Materials and Methods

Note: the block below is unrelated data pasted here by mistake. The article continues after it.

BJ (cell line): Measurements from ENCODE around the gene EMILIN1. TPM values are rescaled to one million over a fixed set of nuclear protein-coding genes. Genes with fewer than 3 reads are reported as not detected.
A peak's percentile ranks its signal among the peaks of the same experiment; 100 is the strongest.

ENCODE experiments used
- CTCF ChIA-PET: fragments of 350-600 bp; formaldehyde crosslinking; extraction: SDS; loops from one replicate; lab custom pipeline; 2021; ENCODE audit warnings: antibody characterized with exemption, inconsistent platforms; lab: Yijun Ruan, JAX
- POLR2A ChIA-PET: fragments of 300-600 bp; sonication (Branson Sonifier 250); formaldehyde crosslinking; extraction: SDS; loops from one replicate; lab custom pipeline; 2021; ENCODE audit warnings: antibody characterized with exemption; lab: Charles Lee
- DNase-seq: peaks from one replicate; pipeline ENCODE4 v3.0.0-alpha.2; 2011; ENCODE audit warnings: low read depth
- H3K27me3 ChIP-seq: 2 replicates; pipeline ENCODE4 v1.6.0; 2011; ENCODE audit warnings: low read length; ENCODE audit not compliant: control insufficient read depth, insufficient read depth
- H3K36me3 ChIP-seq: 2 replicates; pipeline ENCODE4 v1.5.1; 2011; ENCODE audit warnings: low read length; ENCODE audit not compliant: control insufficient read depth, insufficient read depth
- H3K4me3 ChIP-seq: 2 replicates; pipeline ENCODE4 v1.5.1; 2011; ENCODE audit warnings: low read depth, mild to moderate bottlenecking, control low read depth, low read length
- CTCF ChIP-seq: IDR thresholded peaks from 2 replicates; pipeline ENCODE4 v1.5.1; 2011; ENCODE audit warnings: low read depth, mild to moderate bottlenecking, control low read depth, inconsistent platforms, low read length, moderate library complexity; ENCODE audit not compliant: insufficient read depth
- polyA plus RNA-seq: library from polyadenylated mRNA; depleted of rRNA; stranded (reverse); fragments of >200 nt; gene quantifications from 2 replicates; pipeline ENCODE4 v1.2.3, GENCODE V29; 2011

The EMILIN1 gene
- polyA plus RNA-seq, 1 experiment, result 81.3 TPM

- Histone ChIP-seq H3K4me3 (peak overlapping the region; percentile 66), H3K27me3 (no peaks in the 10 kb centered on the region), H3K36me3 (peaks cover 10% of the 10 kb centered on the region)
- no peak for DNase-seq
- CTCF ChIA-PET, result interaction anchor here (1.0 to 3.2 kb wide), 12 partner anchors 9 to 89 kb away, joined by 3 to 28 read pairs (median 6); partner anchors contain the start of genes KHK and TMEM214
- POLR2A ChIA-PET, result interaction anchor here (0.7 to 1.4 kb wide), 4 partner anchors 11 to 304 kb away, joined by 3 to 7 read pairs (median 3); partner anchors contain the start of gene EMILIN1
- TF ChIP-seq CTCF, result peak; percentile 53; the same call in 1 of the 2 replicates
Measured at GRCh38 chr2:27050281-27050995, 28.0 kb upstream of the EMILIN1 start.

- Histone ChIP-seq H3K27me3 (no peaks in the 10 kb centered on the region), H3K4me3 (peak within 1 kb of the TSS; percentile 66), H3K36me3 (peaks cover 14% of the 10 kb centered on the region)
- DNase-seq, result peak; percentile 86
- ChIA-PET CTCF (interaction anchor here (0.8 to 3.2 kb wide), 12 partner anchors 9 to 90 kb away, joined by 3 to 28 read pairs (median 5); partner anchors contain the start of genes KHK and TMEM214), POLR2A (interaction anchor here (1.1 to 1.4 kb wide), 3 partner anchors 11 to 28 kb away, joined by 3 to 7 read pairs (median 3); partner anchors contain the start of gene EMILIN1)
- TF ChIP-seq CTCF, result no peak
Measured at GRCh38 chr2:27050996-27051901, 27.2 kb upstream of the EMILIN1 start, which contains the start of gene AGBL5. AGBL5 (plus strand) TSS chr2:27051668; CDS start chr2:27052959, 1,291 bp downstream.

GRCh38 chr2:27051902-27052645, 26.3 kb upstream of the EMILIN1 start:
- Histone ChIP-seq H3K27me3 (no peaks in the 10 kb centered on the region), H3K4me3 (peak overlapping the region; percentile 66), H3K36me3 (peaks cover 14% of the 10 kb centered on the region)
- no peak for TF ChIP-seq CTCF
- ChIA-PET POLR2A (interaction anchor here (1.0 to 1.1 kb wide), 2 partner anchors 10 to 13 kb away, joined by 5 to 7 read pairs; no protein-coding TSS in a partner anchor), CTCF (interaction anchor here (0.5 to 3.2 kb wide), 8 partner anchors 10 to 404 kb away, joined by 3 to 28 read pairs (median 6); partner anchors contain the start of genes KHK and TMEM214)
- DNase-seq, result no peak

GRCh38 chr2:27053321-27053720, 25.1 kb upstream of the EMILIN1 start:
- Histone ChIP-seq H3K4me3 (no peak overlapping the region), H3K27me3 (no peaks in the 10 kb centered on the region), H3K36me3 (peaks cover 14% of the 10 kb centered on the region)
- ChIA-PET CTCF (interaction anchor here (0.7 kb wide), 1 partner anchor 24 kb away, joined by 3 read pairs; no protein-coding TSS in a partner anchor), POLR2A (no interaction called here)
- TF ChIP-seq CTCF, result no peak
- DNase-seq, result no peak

All human studies were approved by the local Institutional Review Board (IRB) of the Second Xiang-Ya Hospital of Central South University. All subjects provided signed written consent forms before participating in any experiments. A total of 72 unmedicated HDIs and 52 demographically matched healthy controls (HCs) were recruited. HDIs were recruited from drug rehabilitation centers in Changsha, Zhuzhou, and Yue Yang (three different cities in Hunan Province), following a positive urine test for heroin, the HDIs underwent compulsory abstinence for no more than 6 months. The HDIs were not taking medications before or during the current study. In total, four HDIs and five HCs were excluded due to poor MR image quality caused by severe head motion and image artifacts. All participants were right-handed Han people. Most participants were smokers, and some also reported alcohol use. The inclusion criteria for the heroin group were as follows: (1) a positive urine test for heroin; (2) a diagnosis of dependence based on criteria outlined in the fourth edition of the Diagnostic and Statistical Manual of Mental Disorders (DSM-IV); (3) a negative urine test for methamphetamine and ketamine; (4) no history of structural brain disease, epilepsy, or head trauma; (5) no contraindications to MRI; and (6) no history of mental or psychiatric illness.